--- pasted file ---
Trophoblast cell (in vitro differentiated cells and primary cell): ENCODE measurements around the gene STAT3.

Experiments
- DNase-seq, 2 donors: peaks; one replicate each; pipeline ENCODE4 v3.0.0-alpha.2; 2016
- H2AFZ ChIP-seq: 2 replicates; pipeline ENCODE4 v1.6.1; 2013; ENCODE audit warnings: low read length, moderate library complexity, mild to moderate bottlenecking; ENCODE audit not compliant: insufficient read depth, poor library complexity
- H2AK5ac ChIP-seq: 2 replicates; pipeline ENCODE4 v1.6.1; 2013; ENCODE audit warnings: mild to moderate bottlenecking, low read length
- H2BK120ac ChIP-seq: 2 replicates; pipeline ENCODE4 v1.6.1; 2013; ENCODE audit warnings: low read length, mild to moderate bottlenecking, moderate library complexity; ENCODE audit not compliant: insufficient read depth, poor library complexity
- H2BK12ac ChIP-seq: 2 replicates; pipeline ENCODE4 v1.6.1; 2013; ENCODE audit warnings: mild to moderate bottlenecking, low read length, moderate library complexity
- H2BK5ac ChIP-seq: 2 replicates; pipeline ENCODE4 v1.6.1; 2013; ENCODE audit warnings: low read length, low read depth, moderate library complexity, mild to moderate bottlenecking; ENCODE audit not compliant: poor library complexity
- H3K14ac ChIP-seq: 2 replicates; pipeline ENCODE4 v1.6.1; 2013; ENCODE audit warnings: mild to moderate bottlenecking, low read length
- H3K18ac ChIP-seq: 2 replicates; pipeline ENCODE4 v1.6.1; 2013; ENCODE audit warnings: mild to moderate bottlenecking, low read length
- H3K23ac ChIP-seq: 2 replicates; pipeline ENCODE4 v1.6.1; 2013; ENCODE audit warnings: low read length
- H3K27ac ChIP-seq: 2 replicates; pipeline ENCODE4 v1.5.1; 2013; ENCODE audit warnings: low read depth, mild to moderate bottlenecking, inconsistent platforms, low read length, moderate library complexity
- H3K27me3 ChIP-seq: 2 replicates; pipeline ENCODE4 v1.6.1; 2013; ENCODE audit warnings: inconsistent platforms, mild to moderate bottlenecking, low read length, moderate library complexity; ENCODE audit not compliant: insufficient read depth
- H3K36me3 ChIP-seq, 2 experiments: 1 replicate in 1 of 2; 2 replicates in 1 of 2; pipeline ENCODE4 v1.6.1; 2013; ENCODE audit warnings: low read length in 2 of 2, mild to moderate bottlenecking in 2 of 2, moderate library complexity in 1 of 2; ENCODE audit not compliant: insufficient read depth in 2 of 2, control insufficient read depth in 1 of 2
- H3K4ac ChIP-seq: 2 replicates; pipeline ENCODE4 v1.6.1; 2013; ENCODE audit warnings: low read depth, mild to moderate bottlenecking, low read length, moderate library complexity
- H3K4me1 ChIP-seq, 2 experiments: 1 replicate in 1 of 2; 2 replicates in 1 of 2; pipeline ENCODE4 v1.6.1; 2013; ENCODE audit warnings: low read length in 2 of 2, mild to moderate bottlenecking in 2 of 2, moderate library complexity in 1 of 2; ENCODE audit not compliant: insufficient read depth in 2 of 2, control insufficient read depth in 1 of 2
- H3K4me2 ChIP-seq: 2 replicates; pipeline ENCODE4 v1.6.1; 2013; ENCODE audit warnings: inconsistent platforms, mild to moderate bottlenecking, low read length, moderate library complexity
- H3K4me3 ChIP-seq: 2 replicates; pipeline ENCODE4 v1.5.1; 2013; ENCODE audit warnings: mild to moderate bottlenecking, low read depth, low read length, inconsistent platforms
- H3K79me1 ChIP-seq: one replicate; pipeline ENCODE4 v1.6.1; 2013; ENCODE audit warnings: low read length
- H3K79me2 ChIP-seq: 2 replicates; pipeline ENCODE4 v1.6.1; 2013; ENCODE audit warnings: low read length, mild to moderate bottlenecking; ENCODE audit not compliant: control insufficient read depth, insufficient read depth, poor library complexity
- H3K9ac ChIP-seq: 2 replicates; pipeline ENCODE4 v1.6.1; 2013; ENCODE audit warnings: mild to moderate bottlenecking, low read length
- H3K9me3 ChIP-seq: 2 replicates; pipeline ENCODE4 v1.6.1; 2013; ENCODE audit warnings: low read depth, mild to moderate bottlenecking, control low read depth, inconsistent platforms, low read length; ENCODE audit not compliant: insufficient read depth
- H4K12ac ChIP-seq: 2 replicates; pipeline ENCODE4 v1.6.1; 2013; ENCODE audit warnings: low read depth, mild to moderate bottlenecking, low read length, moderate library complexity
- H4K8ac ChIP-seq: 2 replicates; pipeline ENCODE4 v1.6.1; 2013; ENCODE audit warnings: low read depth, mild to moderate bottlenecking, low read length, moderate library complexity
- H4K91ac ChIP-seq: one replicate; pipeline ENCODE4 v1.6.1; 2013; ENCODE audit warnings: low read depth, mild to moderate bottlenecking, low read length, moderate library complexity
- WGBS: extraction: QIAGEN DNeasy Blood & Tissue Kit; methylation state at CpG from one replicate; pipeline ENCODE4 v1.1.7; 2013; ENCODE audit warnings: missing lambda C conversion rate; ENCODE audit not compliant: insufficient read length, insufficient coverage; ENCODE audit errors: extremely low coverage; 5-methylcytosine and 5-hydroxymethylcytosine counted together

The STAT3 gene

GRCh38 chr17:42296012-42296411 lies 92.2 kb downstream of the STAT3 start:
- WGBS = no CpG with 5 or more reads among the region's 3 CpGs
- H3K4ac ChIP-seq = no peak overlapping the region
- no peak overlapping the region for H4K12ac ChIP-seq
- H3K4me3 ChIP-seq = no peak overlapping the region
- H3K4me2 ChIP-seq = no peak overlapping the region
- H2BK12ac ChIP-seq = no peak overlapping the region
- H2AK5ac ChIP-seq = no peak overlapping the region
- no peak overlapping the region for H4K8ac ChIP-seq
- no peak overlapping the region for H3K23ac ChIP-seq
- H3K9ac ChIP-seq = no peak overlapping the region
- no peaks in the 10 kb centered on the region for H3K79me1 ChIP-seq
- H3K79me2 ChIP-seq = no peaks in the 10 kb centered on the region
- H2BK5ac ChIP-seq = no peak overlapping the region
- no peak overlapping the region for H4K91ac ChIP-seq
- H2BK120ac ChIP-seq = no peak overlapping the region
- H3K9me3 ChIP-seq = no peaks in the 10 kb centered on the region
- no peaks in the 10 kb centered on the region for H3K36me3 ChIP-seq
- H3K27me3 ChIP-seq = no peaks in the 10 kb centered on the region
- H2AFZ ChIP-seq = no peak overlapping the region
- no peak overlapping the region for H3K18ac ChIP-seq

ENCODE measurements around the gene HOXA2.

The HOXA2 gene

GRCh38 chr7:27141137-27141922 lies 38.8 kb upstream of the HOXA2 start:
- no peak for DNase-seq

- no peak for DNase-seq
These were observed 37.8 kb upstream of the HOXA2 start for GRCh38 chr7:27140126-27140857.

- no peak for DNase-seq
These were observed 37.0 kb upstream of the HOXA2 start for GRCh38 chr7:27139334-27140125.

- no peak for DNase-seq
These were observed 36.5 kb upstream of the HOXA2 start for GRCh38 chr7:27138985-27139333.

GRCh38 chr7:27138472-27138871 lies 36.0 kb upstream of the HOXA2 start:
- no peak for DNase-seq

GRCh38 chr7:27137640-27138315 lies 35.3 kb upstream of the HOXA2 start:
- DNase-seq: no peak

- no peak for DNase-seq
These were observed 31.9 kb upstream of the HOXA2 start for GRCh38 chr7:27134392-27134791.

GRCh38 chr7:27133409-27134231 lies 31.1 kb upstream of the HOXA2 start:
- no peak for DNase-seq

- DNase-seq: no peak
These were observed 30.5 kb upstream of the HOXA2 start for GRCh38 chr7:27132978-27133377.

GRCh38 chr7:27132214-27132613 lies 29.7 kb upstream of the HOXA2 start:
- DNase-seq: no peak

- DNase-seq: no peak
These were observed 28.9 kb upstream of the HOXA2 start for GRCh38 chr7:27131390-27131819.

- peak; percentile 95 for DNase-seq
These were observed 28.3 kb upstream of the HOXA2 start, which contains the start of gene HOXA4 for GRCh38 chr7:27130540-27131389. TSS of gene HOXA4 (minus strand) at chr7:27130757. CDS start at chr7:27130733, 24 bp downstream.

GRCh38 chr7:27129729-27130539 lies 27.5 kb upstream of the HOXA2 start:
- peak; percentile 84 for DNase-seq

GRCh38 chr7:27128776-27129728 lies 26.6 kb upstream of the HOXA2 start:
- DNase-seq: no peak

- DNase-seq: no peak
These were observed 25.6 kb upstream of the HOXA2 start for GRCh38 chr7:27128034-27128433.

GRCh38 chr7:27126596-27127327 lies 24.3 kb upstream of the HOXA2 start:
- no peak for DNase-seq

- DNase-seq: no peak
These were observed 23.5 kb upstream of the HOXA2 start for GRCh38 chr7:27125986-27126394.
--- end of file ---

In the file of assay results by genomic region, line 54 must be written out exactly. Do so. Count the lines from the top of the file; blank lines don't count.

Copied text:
These were observed 37.8 kb upstream of the HOXA2 start for GRCh38 chr7:27140126-27140857.